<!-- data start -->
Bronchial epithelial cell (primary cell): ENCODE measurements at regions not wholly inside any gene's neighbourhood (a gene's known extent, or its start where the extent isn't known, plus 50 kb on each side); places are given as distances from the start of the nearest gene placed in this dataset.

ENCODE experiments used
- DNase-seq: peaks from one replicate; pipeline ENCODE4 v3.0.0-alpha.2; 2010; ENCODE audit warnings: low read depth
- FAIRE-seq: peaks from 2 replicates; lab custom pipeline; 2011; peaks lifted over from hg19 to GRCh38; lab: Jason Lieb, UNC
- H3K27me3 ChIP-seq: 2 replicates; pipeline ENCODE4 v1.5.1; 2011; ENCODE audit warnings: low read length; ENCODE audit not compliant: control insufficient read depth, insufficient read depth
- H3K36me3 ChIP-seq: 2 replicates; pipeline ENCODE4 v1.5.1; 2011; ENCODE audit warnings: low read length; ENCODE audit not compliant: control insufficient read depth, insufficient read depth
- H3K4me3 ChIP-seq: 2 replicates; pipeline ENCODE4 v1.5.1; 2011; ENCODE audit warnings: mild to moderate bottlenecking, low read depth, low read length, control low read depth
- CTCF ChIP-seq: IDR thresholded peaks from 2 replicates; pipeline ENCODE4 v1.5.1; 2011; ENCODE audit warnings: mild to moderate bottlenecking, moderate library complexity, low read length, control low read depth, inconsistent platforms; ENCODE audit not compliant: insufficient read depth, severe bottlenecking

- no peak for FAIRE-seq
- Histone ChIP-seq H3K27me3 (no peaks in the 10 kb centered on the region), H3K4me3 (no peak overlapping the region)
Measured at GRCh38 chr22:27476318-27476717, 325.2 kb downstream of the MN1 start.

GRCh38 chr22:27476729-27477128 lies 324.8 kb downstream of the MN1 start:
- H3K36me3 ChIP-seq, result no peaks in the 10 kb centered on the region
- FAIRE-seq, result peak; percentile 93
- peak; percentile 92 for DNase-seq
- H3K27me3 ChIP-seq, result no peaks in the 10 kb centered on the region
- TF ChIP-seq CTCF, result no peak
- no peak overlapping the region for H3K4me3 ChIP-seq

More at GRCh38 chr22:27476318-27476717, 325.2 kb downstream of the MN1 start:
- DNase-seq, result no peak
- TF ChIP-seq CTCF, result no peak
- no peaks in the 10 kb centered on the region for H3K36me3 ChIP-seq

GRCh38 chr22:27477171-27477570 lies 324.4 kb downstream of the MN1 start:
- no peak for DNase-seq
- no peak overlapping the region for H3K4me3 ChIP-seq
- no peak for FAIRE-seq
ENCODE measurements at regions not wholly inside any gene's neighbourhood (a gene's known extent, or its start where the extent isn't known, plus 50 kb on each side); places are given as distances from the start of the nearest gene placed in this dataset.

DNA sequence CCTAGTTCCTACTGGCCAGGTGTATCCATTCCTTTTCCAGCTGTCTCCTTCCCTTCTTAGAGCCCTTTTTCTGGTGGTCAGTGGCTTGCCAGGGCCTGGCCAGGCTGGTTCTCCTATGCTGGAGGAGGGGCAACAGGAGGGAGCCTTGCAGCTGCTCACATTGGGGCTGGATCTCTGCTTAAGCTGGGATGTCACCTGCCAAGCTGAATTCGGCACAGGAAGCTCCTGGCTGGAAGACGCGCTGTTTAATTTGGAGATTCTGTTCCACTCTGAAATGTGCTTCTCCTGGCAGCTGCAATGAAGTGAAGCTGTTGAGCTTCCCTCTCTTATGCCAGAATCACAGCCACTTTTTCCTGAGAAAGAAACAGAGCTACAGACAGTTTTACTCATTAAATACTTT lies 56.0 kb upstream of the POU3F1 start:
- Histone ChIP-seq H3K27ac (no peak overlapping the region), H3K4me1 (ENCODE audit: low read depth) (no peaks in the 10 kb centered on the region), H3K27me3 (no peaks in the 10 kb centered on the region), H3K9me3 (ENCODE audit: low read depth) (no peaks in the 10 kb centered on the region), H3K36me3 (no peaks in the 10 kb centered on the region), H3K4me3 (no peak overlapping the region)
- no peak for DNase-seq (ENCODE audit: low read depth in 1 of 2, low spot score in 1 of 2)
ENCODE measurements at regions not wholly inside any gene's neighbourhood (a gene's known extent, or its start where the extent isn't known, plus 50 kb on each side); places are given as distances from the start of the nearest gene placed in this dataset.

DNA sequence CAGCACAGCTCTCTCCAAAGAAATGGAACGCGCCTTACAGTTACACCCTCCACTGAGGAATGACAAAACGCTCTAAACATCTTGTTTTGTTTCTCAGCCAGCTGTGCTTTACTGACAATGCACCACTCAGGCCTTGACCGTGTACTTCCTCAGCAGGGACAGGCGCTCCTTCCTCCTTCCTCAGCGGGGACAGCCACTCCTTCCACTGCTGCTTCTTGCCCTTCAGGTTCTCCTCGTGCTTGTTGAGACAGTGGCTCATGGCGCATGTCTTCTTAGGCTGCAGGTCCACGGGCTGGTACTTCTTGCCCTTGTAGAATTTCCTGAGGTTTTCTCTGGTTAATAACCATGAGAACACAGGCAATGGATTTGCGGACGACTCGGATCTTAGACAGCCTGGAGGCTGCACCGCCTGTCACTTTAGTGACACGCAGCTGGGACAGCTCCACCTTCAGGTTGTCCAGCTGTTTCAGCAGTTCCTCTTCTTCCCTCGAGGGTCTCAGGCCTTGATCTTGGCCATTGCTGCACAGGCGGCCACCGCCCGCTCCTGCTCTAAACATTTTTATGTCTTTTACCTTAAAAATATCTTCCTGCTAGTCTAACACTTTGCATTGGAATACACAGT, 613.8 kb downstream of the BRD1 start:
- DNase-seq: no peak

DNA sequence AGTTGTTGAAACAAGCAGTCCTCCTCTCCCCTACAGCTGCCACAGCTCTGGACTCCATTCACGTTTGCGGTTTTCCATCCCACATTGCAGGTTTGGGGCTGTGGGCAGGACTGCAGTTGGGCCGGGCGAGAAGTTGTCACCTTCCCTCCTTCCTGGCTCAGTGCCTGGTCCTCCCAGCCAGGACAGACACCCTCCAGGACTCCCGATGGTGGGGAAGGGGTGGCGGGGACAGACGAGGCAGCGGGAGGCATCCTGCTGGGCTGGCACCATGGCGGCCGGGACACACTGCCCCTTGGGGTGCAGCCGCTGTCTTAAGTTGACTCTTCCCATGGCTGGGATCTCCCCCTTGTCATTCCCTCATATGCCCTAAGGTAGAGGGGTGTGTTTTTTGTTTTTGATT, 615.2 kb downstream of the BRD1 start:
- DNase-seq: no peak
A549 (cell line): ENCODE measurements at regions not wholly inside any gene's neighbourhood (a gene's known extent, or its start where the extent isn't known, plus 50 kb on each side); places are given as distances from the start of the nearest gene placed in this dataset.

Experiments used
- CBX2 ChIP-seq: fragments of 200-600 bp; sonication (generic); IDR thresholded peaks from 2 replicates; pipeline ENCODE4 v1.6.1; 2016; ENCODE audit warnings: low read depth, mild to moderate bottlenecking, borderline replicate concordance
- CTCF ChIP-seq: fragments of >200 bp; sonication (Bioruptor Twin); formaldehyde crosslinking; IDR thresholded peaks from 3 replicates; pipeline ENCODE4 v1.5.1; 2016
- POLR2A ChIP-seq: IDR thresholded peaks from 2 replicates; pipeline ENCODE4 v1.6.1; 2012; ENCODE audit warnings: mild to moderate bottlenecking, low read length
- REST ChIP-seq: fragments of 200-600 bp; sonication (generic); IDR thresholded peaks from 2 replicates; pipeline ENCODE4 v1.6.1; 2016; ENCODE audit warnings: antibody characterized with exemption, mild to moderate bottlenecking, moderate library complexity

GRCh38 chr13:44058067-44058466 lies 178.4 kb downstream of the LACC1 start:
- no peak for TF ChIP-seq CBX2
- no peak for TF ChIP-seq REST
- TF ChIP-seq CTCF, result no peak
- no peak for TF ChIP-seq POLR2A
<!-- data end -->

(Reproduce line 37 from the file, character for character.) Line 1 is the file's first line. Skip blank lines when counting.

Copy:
Experiments used